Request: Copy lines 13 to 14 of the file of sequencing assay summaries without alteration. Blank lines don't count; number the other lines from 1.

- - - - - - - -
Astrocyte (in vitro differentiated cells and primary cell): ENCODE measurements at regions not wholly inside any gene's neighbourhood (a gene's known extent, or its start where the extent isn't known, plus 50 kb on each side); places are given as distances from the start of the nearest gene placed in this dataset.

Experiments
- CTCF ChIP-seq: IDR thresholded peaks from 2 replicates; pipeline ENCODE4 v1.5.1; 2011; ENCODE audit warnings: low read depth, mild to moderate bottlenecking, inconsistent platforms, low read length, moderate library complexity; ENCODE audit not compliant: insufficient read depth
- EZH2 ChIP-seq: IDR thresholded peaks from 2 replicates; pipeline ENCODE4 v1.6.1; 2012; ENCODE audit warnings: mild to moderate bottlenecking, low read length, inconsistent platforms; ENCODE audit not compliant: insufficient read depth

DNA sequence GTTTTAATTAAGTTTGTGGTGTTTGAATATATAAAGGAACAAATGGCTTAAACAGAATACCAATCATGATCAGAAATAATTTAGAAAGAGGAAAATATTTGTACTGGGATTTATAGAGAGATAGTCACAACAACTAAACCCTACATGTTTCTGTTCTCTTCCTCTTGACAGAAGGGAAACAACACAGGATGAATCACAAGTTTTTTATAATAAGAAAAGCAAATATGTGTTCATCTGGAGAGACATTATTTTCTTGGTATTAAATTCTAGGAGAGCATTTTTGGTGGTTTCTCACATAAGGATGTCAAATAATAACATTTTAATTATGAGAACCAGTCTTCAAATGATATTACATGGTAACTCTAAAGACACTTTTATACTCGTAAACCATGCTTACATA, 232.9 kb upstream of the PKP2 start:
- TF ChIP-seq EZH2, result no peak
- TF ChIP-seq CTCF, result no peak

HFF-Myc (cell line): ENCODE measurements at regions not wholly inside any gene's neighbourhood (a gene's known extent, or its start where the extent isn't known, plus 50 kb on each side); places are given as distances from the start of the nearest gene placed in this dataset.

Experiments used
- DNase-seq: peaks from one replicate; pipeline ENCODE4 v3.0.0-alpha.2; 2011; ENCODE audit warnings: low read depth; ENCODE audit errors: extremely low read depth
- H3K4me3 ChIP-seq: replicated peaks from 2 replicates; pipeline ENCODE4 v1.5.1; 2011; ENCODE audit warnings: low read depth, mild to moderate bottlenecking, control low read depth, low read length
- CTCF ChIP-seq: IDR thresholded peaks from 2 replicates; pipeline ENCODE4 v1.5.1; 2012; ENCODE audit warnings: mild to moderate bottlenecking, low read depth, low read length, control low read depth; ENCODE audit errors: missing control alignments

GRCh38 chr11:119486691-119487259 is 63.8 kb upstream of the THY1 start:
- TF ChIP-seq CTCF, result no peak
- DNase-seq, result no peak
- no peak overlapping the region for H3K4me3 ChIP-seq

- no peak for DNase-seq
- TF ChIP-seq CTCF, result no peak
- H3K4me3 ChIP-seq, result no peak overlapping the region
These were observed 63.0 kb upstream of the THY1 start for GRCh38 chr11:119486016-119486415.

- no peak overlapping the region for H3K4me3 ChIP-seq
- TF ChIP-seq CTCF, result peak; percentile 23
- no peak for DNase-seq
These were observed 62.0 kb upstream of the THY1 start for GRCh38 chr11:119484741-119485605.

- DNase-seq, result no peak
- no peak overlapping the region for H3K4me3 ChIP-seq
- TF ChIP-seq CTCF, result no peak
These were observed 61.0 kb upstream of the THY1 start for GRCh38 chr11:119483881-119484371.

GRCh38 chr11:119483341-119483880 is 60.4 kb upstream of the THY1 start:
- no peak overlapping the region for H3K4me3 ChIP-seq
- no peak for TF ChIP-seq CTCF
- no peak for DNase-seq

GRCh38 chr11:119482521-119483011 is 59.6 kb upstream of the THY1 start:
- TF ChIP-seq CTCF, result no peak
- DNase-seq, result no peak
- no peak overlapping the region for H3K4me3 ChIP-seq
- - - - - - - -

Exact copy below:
GRCh38 chr11:119486691-119487259 is 63.8 kb upstream of the THY1 start:
- TF ChIP-seq CTCF, result no peak